Do you use prox or contactless cards for access control and wish you could use them for other applications as well? You are not alone – thousands of corporations, campuses, and agencies are in the same boat. But a Chicago-based company, RF Ideas, may have a solution in their line of programmable devices that read and write data between cards and PCs.
RF Ideas provides desktop and embedded proximity card readers and software. This includes the pcProx USB, RS-232 and Software Developers Kit (SDK). The company has delivered several hundred SDKs that enable further development of application solutions typically solved by magnetic stripe, bar codes, and smart cards. RF IDeas and its integration partners–some of the largest smart card producers in the world, such as HID and Indala–can provide turnkey solutions for manufacturing, healthcare, security and general office environments that need flexible ID cards.
“Most of our large deals involve someone using our developer kit directly,” said Mr. Giliniecki. “Our readers connect to PCs that, for example, support HID badges. We’re the go-to guys if you want to connect a (prox or contactless) reader to something besides a control panel.”
“When we started in 1996, we had an active badge solution that included a battery and a receiver on the PC. We wrote our own software which included a PC logon application,” said Mr. Gliniecki.
PcProx makes logical access ‘touchless’ with proximity cards
In 2000, HID and RF Ideas, Inc., announced a collaboration “to bring proximity access control to PCs and computer networks using the same HID proximity cards that control physical access to facilities,” said Mr. Gliniecki.
“(HID) had the same vision as us, that is using an access card for more than just accessing the door.” said Mr. Gliniecki. “Before that we sold copy protection devices. It was very easy to port over and support these prox cards. We basically use some core technology we purchased from HID to read their cards.”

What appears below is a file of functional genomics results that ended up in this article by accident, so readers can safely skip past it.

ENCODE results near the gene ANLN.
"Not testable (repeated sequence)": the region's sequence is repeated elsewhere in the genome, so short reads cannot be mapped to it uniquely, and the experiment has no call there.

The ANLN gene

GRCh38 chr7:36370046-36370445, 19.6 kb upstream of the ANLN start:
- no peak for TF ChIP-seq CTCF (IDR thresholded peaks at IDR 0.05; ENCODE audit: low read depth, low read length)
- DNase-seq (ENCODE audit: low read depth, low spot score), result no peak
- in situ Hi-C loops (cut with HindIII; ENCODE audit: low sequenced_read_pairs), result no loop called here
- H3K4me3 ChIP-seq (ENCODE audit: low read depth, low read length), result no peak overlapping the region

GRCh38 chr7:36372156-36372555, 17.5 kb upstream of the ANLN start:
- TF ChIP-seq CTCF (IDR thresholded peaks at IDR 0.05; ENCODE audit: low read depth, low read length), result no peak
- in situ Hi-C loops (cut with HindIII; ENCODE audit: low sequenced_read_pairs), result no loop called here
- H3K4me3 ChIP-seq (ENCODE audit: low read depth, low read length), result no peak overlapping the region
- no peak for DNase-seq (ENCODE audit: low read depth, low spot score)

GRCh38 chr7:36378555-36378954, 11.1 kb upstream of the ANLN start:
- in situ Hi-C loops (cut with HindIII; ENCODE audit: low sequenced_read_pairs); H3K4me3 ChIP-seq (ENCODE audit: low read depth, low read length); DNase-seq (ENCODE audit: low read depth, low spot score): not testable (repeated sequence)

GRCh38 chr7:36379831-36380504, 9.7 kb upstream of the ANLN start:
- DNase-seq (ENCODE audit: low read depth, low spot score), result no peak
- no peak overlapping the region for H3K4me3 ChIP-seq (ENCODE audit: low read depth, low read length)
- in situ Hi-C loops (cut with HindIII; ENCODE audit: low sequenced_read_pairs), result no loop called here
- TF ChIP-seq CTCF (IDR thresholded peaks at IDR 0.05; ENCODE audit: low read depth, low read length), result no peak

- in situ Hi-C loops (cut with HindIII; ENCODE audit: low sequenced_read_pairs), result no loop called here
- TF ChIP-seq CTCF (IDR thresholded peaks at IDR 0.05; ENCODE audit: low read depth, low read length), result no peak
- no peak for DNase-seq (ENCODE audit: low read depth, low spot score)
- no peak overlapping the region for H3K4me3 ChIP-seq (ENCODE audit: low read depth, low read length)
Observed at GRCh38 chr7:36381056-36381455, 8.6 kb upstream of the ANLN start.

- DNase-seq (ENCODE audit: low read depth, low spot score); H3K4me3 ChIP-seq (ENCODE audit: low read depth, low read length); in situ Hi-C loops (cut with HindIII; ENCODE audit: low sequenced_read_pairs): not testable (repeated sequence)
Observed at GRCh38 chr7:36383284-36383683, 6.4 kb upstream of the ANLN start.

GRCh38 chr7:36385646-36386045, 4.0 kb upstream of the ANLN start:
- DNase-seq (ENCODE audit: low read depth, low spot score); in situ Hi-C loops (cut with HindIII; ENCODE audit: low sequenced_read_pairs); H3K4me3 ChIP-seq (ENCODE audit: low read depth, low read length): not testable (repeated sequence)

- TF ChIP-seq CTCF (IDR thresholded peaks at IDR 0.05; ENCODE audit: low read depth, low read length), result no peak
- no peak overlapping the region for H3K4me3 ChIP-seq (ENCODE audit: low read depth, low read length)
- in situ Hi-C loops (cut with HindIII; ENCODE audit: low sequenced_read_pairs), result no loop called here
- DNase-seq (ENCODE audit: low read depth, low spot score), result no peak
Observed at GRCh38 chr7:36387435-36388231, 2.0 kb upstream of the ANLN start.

Called pcProx, the system consists of a proximity card reader connected to a PC to enable users to place their proximity cards on the reader and, if required by the system administrator, enter a password. The software verifies their identity and access rights and allows them to use the PC.
By enabling the use of existing HID physical access control cards, the pcProx system allows companies to leverage their access control infrastructure and provide the same protection for their corporate data as they have for their physical facilities. The system, according to RF IDeas, is compatible with the estimated 65 million HID proximity cards in use around the world.
Multi-application capability using contactless cards
AIR ID is the name of the product line that supports the 13.56 Mhz contactless technology, specifically HID’s iClass platform. It is designed to meet its customers’ needs for multi-application solutions. The reader enables cashless vending, biometrics, time and attendance, alarm system control, process control, PC log-on, mag-stripe emulation, and point-of-sale terminals. It also allows users to leverage their existing access control system while upgrading to new applications and technologies, leading to just one card for employee ID, PC access, and vending. For non-access control applications, the AIR ID reader can read or write to any application area on an HID iCLASS credential, said Mr. Giliniecki.
With AIR ID, “you can put your user name and password in the card. All this can be configured on the fly,” said Mr. Gliniecki. “Our AIR ID playback reader will keystroke data to a particular application area. You can configure the reader, or have readers configured differently. Say for time and attendance, you can get the data from the time and attendance area on the badge.” Or in a cafeteria, another part of the badge can be used for payment purposes, he added.
Emulating keystroke data with prox and contactless cards
One of the most useful applications of RF Ideas offering is the ability to extract data from a prox or contactless card and ‘trick’ a computer into thinking that data was entered on the keyboard. By plugging a “keyboard wedge” into a PC, data read from the card is sent to the computer in a manner that mirrors keystoke data. To the computer, it appears as if actual keyboard characters (e.g. passwords, credential numbers) were physically typed in.
“A lot of our stuff can be used in keyboard wedge mode. This normally plugs into a USB or serial port, then you simply use your prox card data as your password,” he said. “For those afraid of losing the prox card, we can add a couple of characters” after the password that the user has to manually input, said Giliniecki.
The ability to emulate keystroke data from the card can enable a rapid, straightforward means to build the convenience and security of the card into legacy applications that require data entry. Time and attendance, library patron identification, logon, and a host of other applications could be supported.
“(The question) we like to pose is ‘why aren’t you using prox badges for that purpose?’ Anyplace where you need this capability, that card can become the single identifying credential through the whole work place,” concludes Mr. Gliniecki.
To learn more about the RF Ideas offerings, click here.